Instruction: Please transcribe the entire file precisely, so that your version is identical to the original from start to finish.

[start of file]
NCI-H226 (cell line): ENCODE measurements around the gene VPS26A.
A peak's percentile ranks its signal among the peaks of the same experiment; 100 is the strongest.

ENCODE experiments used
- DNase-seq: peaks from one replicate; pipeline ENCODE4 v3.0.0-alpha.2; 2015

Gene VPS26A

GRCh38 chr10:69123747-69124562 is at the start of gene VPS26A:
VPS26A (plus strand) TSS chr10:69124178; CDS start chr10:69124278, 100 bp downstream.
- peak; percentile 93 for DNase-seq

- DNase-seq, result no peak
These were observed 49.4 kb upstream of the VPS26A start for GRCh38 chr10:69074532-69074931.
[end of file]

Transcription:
NCI-H226 (cell line): ENCODE measurements around the gene VPS26A.
A peak's percentile ranks its signal among the peaks of the same experiment; 100 is the strongest.

ENCODE experiments used
- DNase-seq: peaks from one replicate; pipeline ENCODE4 v3.0.0-alpha.2; 2015

Gene VPS26A

GRCh38 chr10:69123747-69124562 is at the start of gene VPS26A:
VPS26A (plus strand) TSS chr10:69124178; CDS start chr10:69124278, 100 bp downstream.
- peak; percentile 93 for DNase-seq

- DNase-seq, result no peak
These were observed 49.4 kb upstream of the VPS26A start for GRCh38 chr10:69074532-69074931.